|Living' the note taking life.|
I sometimes, like many academics, feel less like a scholar-in-training and more like a scribe. You read, write and repeat until you get sick of it, or lose your mind and start your second career as a dog groomer. Regardless, I have some notes to share. Enjoy, or don't, it really will not effect my lovely disposition while taking them.
(Bold indicates Old English letters)
[Thorn] + [Eth] = 'Th' (Each mark the present tense)
g adjacent to e or i = 'yuh'
ic = 'itch'
ea is one syllable. 'e-a'
c before e = 'tch'
Three different gender defined areas of the word 'the.'
+ se, seo, [Thorn] [Ash]t
+ Masculine, feminine, nuetral.
The past is marked by -ode- or by the changing of a vowel; this is the equivalent of '-ed' in contemporary English.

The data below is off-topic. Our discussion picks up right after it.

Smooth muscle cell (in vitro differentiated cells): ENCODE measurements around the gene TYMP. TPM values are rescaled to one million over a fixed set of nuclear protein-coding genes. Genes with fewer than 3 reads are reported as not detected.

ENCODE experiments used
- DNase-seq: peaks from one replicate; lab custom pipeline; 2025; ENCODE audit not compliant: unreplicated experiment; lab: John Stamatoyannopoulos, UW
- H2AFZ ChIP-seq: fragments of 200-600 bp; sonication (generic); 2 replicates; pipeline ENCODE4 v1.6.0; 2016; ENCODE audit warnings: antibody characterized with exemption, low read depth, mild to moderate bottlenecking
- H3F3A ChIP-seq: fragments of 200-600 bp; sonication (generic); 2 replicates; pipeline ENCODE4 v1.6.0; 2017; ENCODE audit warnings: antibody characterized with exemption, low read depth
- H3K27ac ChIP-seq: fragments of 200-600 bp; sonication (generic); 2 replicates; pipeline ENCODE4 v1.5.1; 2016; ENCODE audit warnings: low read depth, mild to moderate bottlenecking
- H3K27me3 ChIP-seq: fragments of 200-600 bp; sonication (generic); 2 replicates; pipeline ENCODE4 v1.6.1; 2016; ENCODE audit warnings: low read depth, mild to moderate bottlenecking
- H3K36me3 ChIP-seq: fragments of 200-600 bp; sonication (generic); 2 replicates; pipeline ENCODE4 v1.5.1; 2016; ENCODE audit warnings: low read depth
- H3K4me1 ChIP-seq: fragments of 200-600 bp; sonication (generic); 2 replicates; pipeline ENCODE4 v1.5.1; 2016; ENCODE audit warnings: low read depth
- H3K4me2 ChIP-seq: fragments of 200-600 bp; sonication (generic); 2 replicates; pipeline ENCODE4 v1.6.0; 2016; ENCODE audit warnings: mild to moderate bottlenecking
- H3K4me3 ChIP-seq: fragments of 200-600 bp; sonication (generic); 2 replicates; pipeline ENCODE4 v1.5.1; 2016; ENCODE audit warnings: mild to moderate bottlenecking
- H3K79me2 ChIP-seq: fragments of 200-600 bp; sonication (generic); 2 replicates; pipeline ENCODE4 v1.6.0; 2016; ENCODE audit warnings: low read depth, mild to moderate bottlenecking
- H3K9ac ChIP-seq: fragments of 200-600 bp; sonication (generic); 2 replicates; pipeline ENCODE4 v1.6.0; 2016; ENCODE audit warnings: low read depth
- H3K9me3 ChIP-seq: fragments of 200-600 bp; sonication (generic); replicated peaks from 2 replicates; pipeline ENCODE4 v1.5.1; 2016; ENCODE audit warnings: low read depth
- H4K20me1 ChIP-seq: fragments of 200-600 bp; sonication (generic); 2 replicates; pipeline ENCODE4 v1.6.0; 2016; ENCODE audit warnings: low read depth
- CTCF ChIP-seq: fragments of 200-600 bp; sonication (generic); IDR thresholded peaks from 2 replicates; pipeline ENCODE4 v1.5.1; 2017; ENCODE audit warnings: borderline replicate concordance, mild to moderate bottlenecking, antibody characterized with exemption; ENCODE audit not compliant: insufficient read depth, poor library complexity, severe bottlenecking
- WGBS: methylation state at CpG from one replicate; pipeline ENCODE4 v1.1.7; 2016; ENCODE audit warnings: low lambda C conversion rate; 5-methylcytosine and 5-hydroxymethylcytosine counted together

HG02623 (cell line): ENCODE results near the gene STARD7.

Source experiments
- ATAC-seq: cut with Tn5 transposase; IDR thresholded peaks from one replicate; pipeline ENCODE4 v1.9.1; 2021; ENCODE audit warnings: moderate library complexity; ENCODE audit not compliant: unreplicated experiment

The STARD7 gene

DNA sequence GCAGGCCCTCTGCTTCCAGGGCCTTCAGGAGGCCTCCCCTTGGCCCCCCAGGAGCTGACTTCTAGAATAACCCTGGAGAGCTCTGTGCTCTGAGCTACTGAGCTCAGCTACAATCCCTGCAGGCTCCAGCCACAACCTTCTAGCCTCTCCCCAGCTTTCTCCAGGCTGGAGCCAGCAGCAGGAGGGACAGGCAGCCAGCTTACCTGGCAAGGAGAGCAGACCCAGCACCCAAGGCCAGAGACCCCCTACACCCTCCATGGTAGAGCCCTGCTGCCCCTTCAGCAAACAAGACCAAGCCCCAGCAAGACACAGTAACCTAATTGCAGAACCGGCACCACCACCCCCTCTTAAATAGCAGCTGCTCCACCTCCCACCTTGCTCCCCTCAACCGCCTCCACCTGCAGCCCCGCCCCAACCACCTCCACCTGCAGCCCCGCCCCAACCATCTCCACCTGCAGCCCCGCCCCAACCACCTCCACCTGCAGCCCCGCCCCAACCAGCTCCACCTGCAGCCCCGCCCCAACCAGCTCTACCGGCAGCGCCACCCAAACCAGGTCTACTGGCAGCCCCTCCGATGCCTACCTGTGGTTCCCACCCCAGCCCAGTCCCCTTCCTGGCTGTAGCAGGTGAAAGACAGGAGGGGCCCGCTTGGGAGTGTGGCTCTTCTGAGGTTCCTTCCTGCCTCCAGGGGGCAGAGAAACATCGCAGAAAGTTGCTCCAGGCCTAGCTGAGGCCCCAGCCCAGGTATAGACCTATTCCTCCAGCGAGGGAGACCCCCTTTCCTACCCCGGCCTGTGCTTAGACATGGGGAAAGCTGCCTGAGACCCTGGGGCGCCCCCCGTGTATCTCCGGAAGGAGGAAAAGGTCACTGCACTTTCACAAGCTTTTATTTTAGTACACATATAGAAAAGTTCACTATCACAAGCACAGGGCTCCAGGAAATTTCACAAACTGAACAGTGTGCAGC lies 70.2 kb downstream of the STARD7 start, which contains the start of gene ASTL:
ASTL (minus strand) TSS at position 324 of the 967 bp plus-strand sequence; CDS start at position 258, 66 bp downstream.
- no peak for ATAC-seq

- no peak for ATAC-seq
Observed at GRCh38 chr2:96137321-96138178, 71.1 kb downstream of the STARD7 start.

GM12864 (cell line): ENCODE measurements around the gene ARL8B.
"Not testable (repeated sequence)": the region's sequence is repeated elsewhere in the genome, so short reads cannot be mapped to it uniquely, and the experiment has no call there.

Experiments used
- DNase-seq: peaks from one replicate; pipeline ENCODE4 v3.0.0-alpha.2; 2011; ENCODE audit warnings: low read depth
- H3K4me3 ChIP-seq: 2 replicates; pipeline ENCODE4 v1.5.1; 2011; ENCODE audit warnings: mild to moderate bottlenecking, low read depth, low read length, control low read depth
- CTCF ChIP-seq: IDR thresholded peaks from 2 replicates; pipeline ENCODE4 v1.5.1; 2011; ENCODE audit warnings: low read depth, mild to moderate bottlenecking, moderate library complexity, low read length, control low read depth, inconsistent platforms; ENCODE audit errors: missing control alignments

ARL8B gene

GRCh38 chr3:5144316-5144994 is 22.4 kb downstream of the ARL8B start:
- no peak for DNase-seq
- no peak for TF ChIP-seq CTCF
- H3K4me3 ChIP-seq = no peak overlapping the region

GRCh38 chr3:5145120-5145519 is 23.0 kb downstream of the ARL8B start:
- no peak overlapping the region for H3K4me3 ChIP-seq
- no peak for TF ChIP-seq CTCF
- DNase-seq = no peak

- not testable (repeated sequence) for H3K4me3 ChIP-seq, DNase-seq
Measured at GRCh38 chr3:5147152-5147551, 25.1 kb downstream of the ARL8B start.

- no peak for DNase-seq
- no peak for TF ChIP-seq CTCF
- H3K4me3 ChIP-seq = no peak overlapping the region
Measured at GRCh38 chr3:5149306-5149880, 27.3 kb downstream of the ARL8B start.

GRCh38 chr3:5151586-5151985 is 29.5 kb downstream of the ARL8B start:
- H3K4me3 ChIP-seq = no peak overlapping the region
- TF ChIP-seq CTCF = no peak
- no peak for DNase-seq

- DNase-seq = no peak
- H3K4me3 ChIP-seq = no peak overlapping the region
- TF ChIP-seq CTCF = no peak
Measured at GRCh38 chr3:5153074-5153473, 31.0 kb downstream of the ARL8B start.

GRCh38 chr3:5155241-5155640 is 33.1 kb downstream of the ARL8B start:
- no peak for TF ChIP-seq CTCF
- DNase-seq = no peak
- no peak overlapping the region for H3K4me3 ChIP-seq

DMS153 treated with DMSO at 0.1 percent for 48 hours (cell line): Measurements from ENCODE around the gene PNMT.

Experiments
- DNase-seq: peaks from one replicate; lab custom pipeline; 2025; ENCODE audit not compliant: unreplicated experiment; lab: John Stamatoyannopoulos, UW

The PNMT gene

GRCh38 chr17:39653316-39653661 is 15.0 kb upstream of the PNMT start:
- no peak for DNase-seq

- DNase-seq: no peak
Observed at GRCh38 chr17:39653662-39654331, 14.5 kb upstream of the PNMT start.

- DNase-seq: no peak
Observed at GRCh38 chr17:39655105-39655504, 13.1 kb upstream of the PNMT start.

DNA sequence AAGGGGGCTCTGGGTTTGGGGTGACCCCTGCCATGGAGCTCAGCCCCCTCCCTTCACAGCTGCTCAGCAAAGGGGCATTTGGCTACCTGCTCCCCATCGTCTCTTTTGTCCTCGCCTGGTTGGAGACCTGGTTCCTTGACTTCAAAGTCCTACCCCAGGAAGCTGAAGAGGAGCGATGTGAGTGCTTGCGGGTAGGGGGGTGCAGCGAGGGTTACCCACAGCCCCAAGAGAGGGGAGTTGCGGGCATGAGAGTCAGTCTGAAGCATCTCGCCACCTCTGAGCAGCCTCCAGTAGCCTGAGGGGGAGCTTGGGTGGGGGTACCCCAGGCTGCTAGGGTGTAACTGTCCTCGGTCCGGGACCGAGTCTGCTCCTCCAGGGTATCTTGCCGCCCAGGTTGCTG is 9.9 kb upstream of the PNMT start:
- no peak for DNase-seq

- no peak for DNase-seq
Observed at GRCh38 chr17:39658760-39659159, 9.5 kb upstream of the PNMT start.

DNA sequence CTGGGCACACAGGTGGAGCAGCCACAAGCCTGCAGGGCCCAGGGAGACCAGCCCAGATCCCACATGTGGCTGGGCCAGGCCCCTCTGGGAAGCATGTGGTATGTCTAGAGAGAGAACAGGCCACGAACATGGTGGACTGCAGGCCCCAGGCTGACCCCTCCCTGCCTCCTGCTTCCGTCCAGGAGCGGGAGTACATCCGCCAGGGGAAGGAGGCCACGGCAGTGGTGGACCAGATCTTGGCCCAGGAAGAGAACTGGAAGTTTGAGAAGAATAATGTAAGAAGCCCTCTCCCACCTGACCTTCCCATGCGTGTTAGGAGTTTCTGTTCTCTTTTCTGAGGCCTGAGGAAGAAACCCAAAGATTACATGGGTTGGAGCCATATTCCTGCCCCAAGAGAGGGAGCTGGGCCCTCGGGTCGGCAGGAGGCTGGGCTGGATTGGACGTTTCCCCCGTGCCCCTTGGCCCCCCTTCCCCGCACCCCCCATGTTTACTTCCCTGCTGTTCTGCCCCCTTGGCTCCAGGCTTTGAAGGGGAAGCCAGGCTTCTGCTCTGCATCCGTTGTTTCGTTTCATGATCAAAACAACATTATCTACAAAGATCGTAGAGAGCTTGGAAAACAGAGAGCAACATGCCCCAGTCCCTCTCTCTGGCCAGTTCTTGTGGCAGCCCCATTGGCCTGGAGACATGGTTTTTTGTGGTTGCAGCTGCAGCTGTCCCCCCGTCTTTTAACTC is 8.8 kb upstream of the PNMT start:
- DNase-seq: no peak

Personal names as well as place names were usually compound words.
If 'f' is between vowels it has a 'v' sound (ex. lufu='lu-vu'=love)
The shape of a word would change according to its meaning or use within a sentence; ge- (prefix) added completeness to the action. -an ='to make' (ex. gewyrcan is to make with the 'ge' adding the connotation that the making process had been completed.
Well, that is it for the Introduction to the 'Teach Yourself'' guide. I tend to take notes conservatively, preferring instead to learn via repetition and engagement (engagement like blog posts), so I hope to distill the essence of a chapter or unit whenever I am taking notes. Next time, unit one!